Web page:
US wineries cannot sue for bad reviews

A landmark US judgement has agreed that, yes, US customers can leave bad reviews. Jeff Siegel has the story.

Paul Mabray, Emetry
Paul Mabray, Emetry

A recent court case may have extended the country’s robust free speech protections to the Internet. If so, it will become more difficult for wine companies anywhere in the world to sue for what they consider an unfair review or comment on a blog or in a Twitter, Facebook, Instagram post, or on other social media.

There were few, if any, court decisions supporting that view until August’s Penrose Hill v. Mabray decision in California. The case concerned wine producer Penrose Hill and its CEO, Philip James, who accused wine e-commerce expert Paul Mabray of writing a blog post and making Twitter comments defaming the quality of its products, and that Mabray had implied Penrose Hill was more concerned with marketing wine than making a quality product.

The judge, though dismissing the case on a technicality, said the constitutional protections for free speech almost certainly apply to comment on the Internet.

US libel laws are already much more liberal than those elsewhere in the world, including in other Western democracies. The First Amendment to the Constitution forbids the government from restraining speech, and there have been a series of cases supporting that interpretation of the First Amendment.

Hence, the decision in Penrose Hill may have set a precedent, at least for comments published in the US. The legal landscape surrounding Internet writing and social media has been much murkier than that for traditional media, which enjoys First Amendment protections. While it seems logical that a blogger or someone on Twitter should have the same free speech rights as a New York Times reporter, no court had apparently explicitly said that until District Judge Donna Ryu ruled that the defendant, Paul Mabray, probably would have won even if the suit had been settled on its merits. Ryu’s ruling concluded that Penrose Hill would not have been able to meet constitutional standards to prove its case, even without the technicality (which was based on when the suit was filed).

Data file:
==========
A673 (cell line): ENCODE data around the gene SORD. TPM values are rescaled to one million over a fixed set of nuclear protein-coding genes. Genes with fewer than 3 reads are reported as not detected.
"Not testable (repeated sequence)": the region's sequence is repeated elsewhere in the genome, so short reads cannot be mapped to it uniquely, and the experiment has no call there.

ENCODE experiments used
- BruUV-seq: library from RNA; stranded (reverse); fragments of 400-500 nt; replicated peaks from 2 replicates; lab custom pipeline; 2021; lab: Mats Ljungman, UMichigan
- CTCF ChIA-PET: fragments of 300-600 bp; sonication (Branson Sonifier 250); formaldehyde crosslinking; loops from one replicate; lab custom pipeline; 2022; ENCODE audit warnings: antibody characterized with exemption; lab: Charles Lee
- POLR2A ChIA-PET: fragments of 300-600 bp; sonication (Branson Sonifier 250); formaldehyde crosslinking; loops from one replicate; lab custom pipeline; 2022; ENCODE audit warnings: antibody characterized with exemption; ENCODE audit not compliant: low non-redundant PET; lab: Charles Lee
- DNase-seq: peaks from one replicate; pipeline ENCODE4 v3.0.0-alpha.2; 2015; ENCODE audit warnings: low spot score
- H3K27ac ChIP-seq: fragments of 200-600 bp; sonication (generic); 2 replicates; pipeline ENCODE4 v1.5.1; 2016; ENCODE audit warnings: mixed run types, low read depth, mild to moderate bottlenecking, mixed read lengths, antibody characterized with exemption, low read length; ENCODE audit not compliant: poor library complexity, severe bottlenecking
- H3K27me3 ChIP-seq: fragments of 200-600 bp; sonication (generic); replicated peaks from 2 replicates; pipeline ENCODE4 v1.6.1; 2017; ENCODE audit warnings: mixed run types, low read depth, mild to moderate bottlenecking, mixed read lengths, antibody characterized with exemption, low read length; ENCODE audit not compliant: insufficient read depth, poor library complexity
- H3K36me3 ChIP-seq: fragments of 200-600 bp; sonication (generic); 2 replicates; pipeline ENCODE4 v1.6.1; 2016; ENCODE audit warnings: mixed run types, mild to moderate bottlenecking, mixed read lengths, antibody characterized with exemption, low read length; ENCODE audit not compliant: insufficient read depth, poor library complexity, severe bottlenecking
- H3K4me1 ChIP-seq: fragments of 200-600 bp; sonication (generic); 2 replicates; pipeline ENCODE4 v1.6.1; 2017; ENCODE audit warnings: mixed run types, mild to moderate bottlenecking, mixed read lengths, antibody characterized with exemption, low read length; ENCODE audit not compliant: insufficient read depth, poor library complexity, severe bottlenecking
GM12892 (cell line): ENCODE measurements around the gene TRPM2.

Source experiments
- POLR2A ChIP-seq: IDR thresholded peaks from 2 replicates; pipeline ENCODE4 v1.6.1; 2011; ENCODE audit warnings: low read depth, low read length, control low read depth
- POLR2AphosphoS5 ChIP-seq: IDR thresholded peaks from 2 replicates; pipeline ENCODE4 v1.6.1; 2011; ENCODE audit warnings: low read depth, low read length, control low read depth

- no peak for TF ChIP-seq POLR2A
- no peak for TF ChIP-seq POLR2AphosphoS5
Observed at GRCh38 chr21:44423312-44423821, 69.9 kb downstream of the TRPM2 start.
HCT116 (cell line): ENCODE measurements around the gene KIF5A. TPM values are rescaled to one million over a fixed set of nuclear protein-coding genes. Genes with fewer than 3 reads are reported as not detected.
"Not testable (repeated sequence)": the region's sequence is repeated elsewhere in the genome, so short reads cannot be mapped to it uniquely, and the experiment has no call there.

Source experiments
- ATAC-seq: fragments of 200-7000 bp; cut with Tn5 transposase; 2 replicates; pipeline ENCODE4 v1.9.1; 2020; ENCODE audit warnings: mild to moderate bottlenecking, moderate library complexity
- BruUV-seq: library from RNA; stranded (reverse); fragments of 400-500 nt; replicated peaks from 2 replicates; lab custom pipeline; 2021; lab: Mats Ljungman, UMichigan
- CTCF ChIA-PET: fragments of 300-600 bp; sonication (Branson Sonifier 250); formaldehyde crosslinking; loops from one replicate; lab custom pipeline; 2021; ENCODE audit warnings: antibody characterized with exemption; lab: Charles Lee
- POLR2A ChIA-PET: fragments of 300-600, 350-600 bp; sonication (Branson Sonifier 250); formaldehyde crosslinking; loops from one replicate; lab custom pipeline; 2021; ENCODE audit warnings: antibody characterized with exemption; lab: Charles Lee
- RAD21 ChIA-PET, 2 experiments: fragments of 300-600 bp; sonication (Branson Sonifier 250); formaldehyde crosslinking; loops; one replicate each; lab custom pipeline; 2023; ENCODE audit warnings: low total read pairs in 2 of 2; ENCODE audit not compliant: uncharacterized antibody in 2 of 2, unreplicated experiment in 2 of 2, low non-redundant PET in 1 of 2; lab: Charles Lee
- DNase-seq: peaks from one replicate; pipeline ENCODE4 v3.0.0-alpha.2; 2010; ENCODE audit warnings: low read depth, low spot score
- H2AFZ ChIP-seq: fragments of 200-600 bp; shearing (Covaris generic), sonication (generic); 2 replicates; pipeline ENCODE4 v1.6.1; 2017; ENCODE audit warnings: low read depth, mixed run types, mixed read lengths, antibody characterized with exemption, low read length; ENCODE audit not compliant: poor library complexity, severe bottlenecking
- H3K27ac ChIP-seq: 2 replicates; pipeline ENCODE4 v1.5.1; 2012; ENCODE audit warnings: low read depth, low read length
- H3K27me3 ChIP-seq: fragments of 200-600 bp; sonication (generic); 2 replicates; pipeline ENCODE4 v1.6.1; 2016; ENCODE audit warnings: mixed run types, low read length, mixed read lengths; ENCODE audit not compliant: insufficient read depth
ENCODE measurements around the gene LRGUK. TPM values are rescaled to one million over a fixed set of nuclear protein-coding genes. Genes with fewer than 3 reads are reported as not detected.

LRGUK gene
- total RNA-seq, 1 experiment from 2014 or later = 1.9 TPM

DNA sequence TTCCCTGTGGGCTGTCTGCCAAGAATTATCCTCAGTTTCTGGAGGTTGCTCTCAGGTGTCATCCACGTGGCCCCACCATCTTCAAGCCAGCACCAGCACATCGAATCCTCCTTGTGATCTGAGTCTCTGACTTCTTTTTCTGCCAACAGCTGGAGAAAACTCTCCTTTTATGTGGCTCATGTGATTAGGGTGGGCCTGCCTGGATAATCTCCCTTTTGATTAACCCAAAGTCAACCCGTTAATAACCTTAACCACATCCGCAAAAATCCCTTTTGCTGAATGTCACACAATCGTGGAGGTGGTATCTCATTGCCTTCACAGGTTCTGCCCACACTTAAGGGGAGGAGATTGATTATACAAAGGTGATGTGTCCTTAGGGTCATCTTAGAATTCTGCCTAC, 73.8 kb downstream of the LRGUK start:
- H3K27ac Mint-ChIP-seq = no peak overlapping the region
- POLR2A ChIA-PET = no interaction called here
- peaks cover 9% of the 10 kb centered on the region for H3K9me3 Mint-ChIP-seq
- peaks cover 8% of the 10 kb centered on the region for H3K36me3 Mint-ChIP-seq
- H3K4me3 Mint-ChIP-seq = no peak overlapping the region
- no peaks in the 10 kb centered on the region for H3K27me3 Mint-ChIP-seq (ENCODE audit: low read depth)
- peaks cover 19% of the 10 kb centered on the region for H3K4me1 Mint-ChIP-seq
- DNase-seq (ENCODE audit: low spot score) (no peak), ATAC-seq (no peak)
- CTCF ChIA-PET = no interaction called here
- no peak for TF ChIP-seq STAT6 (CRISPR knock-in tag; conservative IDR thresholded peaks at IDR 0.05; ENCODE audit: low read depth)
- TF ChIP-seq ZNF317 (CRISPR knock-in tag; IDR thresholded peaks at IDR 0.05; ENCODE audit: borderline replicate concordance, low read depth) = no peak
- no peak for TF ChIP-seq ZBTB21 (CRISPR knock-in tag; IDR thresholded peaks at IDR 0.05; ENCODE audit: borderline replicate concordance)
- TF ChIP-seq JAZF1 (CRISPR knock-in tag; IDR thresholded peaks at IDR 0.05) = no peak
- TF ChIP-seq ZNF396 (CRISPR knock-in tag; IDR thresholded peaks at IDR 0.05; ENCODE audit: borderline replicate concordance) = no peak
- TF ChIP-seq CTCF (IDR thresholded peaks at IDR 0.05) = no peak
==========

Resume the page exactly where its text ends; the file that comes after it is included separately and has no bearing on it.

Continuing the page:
This was not lost on Mabray’s attorney, Rachel Matteo-Boehm, a partner with San Francisco law firm Bryan Cave Leighton. She told local media: “This is a victory for Paul, and not just for him, but for all people who engage in critical commentary over the Internet. … In addition, this decision confirms the broad protection, under the First Amendment, for expressions of opinion.”

Jeff Siegel



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